At the lower elementary level, 20 percent of the essays are scored a second time by a different individual to check for congruence among scorers, he explained.

Writing scores on assessment tests tend to be lower than in other subjects partly because students "can’t guess at the answer," Roeber said. "They’ve got to produce it."

The state’s primary role in teaching writing is to set expectations and explain them clearly to teachers, said Betty Underwood, interim director of the state Office of School Improvement. "As far as going out and working with individual schools, we don’t have the capacity to do that."

Many intermediate school districts have literacy specialists on staff to work with local districts, she pointed out, and some also publish sample lessons or guidebooks that "pull together what we call ‘promising practices.’"

Educators say the MEAP writing scores don’t necessarily tell the whole story on student ability.

"As with any assessment, (MEAP) is one piece of information on one day," Trelstad said. A poor writer might do well on the MEAP if the given topic is something they know and like, she said. Conversely, she added, teachers have had cases in which they ask themselves, "How did this kid get a 3 on the MEAP? He’s my best writer."

"I think the MEAP has its limitations," she continued. "It’s one tool we use. … It sometimes isn’t reflective of what a child has to offer."

"Grading writing is very subjective," Masunas said. "The MEAP does not give us a full picture. We’re just hoping that the rubric we’ve been told to use is the rubric the graders are using."

Troia and Barton both said that reading and math receive more attention and resources under the federal No Child Left Behind Act than does writing, because those scores weigh more in determining whether a school district is making "adequate yearly progress." Title I schools that fail to make AYP for a given number of years are subject to consequences that include providing tutoring or arranging for children to attend another school.

"It is certainly the case that NCLB privileges reading and math over writing," Troia said. Professional development is more often dedicated to reading, math and science than to writing, he said, as are efforts to align the local curriculum with state content expectations. "I think that’s why we’re seeing these high-profile reports emerging."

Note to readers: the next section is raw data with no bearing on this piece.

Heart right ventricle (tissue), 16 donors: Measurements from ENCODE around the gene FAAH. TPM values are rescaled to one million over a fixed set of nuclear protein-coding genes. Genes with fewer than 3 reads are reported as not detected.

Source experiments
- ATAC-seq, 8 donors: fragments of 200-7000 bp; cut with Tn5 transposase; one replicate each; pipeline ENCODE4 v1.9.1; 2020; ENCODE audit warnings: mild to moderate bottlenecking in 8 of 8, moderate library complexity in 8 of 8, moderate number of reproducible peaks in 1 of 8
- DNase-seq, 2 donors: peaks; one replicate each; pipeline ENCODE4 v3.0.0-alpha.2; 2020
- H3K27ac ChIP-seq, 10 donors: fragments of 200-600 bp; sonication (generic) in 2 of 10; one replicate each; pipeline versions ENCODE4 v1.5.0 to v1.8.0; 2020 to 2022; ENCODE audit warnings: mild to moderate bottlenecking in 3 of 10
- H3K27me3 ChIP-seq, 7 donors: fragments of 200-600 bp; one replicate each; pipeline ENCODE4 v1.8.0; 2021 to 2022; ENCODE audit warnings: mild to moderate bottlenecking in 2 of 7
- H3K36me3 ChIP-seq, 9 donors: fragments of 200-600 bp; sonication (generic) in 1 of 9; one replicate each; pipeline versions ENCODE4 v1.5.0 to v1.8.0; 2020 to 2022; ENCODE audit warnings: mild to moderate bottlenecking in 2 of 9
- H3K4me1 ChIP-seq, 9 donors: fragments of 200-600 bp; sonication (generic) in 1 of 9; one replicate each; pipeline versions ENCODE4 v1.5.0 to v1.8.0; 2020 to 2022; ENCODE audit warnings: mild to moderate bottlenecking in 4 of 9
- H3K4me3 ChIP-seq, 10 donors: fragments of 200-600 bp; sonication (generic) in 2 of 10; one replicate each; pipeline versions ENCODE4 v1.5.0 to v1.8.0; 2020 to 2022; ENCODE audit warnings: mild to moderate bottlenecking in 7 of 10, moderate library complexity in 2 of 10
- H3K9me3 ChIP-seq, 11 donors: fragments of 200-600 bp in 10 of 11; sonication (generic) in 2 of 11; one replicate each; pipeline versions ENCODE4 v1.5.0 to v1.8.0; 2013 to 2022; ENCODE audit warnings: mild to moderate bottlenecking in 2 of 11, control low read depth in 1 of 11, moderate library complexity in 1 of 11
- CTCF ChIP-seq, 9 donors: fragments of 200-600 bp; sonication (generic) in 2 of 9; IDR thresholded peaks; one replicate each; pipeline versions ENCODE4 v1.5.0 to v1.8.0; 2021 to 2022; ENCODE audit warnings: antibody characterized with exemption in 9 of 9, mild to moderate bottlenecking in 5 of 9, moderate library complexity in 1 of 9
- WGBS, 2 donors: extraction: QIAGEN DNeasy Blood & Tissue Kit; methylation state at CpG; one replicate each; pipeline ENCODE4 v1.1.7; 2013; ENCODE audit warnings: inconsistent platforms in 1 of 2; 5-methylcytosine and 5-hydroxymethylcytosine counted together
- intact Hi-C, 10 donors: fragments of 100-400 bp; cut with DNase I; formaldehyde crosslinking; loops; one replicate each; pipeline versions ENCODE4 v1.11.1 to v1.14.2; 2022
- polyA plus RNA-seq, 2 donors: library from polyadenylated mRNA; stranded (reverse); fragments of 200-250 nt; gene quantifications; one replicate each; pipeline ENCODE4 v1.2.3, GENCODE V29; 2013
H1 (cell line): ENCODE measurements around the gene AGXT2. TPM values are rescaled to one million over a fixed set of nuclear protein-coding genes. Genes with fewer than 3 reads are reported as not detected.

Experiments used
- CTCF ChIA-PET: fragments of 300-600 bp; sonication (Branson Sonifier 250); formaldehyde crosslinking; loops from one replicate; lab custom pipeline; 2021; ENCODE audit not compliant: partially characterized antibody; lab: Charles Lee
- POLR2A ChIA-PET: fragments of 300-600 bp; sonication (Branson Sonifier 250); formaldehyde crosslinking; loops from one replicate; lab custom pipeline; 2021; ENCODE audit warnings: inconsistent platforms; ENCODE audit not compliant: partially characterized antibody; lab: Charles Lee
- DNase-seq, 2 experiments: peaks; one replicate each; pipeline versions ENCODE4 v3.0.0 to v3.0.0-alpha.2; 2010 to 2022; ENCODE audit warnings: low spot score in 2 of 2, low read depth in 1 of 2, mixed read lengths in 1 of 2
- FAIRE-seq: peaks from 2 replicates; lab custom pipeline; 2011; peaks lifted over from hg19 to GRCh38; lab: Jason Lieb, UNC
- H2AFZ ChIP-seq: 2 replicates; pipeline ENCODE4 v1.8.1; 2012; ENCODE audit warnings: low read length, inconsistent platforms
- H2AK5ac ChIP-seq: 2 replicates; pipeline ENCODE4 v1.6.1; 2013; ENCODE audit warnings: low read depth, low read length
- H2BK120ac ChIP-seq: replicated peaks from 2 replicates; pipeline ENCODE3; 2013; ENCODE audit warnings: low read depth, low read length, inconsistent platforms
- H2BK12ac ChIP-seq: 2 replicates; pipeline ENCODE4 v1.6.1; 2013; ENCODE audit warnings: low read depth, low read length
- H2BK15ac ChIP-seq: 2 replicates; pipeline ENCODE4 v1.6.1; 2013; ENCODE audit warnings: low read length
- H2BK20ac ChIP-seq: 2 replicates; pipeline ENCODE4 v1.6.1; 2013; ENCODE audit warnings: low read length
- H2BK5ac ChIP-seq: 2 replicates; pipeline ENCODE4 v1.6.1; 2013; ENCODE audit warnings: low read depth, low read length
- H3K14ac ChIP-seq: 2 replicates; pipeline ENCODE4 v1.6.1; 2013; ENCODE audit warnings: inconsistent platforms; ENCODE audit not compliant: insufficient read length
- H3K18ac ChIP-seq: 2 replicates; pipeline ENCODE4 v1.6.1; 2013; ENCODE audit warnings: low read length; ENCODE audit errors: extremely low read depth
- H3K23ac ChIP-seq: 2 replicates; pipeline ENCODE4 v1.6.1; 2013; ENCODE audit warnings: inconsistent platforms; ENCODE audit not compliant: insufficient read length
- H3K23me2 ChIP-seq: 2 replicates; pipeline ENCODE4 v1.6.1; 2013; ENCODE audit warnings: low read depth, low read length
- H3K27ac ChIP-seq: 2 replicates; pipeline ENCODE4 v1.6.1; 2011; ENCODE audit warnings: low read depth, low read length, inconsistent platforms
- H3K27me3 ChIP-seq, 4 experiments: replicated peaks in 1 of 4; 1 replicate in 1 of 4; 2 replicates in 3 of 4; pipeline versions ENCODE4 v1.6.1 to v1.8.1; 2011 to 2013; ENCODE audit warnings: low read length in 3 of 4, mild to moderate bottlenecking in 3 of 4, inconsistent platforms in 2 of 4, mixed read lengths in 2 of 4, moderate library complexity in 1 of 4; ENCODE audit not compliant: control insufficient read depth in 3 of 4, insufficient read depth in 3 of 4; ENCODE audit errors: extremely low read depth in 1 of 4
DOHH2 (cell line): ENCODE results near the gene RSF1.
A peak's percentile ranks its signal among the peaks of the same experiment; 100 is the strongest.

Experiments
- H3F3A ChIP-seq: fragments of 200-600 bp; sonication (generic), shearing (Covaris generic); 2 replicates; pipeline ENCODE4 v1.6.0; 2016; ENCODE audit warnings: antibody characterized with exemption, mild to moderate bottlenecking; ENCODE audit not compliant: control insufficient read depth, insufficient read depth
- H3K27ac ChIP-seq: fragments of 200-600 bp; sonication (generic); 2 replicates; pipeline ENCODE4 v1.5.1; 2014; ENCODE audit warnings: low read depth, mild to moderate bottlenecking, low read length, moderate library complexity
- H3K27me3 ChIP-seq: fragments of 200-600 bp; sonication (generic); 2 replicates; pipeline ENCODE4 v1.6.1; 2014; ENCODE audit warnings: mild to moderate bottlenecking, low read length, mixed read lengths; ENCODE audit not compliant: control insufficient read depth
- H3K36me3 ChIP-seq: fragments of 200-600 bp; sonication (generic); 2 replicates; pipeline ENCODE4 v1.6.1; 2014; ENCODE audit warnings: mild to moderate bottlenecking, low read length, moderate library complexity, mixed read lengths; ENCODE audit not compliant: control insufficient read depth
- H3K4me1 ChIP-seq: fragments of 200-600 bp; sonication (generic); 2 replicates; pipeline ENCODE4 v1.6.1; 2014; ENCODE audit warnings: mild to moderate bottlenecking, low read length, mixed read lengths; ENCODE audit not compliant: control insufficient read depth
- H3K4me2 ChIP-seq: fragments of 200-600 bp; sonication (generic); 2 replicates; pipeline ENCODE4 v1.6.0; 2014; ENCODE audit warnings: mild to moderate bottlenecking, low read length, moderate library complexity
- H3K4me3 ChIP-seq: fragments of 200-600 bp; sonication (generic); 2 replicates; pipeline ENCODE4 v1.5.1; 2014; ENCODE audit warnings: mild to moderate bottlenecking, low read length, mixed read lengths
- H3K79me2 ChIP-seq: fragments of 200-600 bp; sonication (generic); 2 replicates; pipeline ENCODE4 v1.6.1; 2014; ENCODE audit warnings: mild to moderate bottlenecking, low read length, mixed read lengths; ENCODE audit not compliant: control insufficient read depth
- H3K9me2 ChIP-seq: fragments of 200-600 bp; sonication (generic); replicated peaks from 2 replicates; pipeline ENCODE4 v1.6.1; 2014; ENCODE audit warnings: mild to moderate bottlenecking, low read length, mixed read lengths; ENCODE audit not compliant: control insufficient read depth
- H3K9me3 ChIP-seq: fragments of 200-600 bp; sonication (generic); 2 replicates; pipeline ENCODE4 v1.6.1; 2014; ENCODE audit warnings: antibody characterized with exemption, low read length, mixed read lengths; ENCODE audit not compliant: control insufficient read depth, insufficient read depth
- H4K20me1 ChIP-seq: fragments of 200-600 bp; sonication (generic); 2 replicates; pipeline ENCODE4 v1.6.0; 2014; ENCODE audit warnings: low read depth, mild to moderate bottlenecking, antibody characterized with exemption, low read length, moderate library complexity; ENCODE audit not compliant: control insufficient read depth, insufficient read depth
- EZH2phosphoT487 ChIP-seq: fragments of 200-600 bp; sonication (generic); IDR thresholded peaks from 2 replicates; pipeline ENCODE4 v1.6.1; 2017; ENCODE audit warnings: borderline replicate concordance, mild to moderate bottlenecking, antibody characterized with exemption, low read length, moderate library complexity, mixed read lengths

Among those reports are "The Neglected R," by the National Commission on Writing, and this year’s "Writing Next." "The Neglected R," presented to Congress in 2003, recommended that the amount of time spent on classroom writing be doubled; that states reevaluate writing expectations; that each school district be required to have a writing plan; and that every prospective primary and secondary teacher learn how to teach writing, regardless of their discipline.

"Writing Next," commissioned by the Carnegie Corp. of New York and published by the Alliance for Excellent Education, stated, "American students today are not meeting even basic writing standards and their teachers are often at a loss for how to help them."

"I would suspect that writing is going to get a lot more (research) emphasis in the next few years," Troia said.

As schools look for ways to improve writing skills, Barton said it would be a mistake to narrow the emphasis to predefined, "measurable" skills at the expense of creativity. Some of that happens already, he said.

Measurable skills are easy to pick out and to evaluate, like whether a paragraph has a topic sentence or how many supporting details a child uses in comparing two stories, Barton said. It’s more difficult to evaluate whether that child is developing "voice," which Barton said is equally important.

"So much emphasis on assessment and accountability tends to drive creative things right out of the classroom," he said. "Having been a writing teacher, I know often you have good writers who are … inhibited by those formulaic structures. … The five-paragraph essay certainly does have its values, but I tell my kids those things are like training wheels. Sooner or later the training wheels have to come off."